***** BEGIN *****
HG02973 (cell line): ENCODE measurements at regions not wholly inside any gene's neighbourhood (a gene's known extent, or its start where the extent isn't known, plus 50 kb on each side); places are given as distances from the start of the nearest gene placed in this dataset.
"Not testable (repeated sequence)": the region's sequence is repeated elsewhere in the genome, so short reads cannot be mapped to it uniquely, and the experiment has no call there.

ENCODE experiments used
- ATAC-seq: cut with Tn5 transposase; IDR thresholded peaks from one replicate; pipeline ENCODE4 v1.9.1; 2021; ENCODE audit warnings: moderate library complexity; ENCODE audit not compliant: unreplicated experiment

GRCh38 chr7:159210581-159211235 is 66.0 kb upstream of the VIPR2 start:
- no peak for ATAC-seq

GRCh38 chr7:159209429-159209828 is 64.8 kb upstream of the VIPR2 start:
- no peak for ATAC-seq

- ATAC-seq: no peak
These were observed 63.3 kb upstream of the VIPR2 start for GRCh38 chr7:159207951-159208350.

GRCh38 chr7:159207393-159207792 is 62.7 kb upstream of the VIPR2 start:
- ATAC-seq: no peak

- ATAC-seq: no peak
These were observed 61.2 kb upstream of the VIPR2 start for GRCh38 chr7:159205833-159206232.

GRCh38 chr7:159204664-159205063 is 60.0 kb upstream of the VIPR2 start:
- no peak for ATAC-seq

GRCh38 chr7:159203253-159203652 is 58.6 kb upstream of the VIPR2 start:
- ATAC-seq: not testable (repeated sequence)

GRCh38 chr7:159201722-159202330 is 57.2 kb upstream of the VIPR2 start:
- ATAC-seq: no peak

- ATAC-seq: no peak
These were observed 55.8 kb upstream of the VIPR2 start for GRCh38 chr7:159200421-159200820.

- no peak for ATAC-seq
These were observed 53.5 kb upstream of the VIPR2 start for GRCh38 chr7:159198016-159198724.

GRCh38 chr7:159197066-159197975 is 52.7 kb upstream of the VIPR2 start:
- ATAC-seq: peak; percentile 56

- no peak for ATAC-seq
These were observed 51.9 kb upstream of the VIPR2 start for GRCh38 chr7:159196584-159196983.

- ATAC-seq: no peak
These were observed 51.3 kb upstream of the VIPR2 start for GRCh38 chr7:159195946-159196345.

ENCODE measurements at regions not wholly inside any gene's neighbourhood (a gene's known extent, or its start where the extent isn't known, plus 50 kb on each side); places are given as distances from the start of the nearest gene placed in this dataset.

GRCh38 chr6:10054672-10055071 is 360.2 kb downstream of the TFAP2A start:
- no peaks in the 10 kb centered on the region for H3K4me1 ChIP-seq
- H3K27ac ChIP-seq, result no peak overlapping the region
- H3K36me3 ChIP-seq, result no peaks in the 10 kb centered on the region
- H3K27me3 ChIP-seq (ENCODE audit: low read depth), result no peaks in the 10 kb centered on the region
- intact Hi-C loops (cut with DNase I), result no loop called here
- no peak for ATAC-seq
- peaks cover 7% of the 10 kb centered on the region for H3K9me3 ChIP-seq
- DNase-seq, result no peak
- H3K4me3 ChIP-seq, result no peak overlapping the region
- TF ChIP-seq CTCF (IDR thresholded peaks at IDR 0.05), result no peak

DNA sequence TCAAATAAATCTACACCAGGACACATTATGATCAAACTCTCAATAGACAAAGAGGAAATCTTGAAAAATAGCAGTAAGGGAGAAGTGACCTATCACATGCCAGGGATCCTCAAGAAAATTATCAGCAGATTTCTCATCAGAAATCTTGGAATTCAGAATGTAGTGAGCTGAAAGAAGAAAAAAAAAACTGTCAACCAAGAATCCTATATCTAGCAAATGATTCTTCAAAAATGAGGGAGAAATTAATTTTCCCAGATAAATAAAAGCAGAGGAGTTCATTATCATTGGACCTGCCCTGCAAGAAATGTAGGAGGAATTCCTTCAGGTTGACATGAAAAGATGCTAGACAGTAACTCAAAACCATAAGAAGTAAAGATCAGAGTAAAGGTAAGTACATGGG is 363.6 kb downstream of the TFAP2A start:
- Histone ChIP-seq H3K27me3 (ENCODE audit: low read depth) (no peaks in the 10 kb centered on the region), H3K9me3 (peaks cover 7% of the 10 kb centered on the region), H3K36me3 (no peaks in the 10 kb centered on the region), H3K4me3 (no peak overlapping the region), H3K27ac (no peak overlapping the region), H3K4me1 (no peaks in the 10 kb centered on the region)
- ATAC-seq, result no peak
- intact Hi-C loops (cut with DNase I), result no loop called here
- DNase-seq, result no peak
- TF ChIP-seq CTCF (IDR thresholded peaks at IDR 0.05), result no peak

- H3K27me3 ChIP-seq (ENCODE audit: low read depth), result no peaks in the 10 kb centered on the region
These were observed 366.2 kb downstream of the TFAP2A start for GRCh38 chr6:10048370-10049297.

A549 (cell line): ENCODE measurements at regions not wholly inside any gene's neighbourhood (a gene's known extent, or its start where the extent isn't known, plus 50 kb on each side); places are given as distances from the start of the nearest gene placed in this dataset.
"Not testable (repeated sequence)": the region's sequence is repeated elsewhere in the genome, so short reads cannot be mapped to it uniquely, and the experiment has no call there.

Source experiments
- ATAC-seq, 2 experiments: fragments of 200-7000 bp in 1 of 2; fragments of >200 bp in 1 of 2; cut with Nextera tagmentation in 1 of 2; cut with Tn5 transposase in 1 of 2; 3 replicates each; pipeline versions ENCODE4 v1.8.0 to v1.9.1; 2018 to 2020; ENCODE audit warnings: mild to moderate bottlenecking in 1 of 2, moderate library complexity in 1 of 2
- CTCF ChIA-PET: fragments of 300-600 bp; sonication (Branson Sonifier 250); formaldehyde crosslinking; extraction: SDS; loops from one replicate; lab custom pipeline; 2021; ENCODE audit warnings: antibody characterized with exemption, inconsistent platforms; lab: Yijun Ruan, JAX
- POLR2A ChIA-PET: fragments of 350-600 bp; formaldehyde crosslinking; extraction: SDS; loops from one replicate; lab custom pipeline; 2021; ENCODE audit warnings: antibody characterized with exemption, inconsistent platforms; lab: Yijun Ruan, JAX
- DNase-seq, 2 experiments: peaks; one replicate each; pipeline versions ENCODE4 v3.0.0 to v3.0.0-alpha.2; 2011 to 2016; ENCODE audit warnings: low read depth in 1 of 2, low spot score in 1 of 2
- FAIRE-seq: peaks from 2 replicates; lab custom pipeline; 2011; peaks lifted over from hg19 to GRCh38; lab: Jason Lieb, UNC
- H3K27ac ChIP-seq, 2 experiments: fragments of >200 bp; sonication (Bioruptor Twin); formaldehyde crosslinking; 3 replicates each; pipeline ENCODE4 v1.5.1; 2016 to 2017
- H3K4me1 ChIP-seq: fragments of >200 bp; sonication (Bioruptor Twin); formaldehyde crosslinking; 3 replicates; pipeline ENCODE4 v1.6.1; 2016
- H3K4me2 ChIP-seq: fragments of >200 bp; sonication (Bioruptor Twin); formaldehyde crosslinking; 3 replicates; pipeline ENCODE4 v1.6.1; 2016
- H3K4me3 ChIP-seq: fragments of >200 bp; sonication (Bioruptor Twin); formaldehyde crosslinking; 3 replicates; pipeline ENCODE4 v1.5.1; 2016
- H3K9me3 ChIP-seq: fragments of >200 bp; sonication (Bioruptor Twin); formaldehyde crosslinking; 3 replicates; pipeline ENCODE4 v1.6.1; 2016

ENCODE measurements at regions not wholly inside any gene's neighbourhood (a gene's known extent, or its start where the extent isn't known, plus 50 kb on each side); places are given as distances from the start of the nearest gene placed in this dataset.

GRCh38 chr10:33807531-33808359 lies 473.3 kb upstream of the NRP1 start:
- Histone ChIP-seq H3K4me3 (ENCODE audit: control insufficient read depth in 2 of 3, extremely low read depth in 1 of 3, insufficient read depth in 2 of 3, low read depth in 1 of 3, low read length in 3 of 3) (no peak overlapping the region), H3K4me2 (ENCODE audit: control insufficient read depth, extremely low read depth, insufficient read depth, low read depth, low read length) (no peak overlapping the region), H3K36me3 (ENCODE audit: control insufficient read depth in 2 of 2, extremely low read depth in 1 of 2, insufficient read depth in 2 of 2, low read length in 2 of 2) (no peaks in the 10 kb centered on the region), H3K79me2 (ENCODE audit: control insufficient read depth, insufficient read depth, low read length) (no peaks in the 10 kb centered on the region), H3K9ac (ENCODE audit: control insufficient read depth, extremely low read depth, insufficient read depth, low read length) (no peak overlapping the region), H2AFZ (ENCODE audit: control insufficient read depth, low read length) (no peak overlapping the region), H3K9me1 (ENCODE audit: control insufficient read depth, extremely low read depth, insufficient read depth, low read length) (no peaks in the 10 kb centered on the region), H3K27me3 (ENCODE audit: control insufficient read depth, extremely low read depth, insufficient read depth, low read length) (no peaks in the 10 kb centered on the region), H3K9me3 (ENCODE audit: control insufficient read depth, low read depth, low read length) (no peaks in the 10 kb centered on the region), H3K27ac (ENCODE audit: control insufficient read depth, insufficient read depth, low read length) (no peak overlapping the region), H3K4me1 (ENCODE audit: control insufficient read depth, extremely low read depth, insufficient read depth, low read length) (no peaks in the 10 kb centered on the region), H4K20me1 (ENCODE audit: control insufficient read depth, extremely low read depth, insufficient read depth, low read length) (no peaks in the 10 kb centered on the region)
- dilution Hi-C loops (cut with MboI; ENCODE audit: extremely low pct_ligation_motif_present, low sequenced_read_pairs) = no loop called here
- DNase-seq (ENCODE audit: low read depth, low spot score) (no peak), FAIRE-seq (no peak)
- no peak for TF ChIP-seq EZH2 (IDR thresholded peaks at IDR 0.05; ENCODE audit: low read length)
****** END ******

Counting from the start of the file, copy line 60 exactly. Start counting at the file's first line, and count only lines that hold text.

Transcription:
- H3K4me1 ChIP-seq: fragments of >200 bp; sonication (Bioruptor Twin); formaldehyde crosslinking; 3 replicates; pipeline ENCODE4 v1.6.1; 2016